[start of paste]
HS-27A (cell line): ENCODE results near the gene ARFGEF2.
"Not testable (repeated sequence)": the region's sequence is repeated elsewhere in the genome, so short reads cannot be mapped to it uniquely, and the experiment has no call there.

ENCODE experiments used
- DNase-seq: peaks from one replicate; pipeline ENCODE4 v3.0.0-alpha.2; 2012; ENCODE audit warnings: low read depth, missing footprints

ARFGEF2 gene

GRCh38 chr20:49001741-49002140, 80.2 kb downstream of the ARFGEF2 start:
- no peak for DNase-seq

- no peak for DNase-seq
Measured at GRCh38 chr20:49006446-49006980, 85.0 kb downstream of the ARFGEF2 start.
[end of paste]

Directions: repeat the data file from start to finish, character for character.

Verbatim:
HS-27A (cell line): ENCODE results near the gene ARFGEF2.
"Not testable (repeated sequence)": the region's sequence is repeated elsewhere in the genome, so short reads cannot be mapped to it uniquely, and the experiment has no call there.

ENCODE experiments used
- DNase-seq: peaks from one replicate; pipeline ENCODE4 v3.0.0-alpha.2; 2012; ENCODE audit warnings: low read depth, missing footprints

ARFGEF2 gene

GRCh38 chr20:49001741-49002140, 80.2 kb downstream of the ARFGEF2 start:
- no peak for DNase-seq

- no peak for DNase-seq
Measured at GRCh38 chr20:49006446-49006980, 85.0 kb downstream of the ARFGEF2 start.